Rare is a parent who doesn’t worry about their child’s eating habits, particularly at school. We highly recommend letting the child themselves partner with you on their food journey. When your child gets involved in the preparation of their snack/lunchbox, they:


* Develop motor skills as they prep and pack their boxes
* Practice time management and discipline, which can help you with your morning routine, and set them up with skills for life
* Feel in control of their mornings, so are likely to be in a positive frame of mind
* Eat better, since they signed off on what was packed and won’t end up feeling unpleasantly surprised


How much your child can contribute depends upon their age. It’s best to begin as early as you can. Even two year olds are capable of spreading butter on crackers, cutting fruits with a butter knife, peeling eggs, and putting pre-prepared portions into their boxes.*


As your child grows older (4-5), they can be entrusted with washing, dry, peeling and cutting vegetables. This is also a good time to let them start making decisions on how much to pack in their boxes. Involve them in your grocery shopping (this is a great way to get them to write lists as well!).
Give them sole responsibility for filling water bottles and placing them in their bags. After a few weeks with reminders, do see if they can do this by themselves. Even if they forget to bring along a bottle on some days, we can provide them with water at school – but discovering the consequences of fulfilling responsibilities serves as a valuable learning experience.


As for elementary age children, aim for them to take full responsibility for their lunches by the time they are 9. Children must be able to go grocery shopping for the week with a pre-prepared list, prep for their food the night before or early in the morning, and pack it themselves. Do support them by helping them with alarms and reminders, as required. Elementary children can also take responsibility for cleaning their food containers at the end of the day.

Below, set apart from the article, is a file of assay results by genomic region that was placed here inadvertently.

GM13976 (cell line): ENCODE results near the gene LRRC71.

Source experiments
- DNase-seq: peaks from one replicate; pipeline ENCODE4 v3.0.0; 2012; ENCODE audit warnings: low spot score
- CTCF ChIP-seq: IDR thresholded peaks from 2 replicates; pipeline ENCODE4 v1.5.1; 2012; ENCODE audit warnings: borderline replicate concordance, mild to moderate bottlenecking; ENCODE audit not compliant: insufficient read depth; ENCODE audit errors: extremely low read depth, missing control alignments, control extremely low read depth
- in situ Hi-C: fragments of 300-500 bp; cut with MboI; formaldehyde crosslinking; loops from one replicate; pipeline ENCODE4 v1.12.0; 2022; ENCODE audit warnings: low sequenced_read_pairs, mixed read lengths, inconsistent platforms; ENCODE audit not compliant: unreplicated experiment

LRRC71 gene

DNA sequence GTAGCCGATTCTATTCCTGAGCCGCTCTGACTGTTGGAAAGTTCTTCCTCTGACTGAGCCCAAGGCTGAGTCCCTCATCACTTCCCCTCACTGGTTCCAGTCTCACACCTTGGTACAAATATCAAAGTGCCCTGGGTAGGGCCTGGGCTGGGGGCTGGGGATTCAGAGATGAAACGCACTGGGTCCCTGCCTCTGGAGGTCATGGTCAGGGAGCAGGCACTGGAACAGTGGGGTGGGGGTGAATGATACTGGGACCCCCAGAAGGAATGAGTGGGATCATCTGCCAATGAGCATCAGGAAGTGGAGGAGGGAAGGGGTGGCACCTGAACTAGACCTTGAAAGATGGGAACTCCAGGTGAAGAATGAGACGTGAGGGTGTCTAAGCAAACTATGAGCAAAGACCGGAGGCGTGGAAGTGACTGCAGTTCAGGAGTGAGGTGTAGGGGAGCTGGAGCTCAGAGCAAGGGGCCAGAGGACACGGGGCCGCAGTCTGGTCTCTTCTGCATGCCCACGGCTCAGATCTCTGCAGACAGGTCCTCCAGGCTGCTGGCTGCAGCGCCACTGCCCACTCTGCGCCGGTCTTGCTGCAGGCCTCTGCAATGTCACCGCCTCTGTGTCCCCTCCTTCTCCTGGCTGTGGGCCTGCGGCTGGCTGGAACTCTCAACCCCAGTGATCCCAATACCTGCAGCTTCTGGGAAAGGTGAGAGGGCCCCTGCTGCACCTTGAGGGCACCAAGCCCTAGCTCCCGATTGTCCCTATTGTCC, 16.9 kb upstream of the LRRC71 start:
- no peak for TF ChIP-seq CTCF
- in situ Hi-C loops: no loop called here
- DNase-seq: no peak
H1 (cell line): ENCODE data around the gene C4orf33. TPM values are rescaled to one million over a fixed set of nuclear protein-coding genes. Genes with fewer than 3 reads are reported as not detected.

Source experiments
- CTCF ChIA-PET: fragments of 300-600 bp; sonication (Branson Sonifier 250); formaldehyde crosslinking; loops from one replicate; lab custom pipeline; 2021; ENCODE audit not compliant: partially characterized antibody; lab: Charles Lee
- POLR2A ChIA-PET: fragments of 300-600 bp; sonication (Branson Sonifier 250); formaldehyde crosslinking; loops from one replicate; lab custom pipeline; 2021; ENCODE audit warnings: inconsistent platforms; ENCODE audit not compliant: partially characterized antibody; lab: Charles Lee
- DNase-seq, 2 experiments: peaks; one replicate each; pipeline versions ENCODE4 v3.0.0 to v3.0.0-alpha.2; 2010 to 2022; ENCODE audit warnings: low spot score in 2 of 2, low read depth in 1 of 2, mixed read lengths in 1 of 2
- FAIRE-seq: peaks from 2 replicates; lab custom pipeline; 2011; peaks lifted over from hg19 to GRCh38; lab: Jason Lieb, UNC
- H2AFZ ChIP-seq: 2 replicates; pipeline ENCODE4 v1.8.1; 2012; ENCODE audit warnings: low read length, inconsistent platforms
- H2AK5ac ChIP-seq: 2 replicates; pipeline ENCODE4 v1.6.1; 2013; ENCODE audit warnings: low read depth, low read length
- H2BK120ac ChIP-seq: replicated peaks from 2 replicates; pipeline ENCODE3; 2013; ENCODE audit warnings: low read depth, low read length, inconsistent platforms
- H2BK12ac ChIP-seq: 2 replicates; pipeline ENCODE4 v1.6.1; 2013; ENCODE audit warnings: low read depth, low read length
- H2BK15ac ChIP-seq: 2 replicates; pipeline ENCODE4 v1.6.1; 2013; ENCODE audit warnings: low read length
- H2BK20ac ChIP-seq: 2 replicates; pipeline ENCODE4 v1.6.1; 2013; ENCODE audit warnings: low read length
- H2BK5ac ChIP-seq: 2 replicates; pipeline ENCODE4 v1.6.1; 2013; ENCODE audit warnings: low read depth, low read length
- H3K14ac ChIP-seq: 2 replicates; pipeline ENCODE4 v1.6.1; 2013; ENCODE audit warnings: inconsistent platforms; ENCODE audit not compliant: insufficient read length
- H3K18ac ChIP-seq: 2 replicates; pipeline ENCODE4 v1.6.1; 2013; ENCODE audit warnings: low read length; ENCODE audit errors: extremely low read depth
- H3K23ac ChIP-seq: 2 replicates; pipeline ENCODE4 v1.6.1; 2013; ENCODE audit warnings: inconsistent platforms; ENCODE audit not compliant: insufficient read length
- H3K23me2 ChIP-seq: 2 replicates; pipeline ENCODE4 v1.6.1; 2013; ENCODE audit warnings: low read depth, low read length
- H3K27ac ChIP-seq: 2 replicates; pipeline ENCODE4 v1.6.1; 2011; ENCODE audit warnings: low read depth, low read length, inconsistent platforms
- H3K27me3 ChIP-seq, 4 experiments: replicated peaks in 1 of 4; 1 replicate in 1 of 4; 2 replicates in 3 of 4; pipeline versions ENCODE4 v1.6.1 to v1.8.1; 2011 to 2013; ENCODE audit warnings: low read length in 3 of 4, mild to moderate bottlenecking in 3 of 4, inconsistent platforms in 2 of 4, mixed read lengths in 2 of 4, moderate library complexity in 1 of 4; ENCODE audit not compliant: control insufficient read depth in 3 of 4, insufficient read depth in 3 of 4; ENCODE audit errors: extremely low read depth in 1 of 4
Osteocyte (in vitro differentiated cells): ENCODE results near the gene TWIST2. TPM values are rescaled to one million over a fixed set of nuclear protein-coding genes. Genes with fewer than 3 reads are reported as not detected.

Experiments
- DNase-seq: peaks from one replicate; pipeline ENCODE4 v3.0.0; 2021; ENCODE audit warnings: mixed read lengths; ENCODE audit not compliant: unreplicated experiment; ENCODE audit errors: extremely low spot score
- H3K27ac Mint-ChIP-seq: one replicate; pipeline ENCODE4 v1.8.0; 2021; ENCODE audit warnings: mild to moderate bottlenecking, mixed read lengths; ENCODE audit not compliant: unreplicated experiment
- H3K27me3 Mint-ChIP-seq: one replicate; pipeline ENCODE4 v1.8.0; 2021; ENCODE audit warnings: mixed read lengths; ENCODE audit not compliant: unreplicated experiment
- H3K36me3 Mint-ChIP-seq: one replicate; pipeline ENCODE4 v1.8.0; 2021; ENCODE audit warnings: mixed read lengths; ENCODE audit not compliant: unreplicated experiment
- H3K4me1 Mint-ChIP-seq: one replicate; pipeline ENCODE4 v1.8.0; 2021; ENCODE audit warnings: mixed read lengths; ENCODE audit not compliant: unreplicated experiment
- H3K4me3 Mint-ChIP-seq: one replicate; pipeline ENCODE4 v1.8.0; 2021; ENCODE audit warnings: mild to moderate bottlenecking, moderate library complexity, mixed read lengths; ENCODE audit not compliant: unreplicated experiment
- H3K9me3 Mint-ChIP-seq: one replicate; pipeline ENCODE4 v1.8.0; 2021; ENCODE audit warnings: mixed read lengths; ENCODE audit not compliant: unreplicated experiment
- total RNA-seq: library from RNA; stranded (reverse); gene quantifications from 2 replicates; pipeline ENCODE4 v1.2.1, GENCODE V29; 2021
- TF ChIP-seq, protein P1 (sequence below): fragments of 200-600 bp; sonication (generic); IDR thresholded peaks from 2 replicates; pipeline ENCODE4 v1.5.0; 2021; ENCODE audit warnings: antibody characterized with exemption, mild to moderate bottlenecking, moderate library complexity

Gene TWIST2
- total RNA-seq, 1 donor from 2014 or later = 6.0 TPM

As parents, you often face a choice: do something for your child, or teach them to do it for themselves? While the former is faster and easier for the adult in the short term, the long lasting benefits of letting a child help themselves cannot be overstated. Do set up a prepared kitchen environment, come up with a realistic plan for your family’s needs, and help your child get started. You will soon start seeing a happier eater!


*Please note that nuts are NOT allowed at school, as we have several children with life threatening allergies. Please refrain from sending in nuts in any form.

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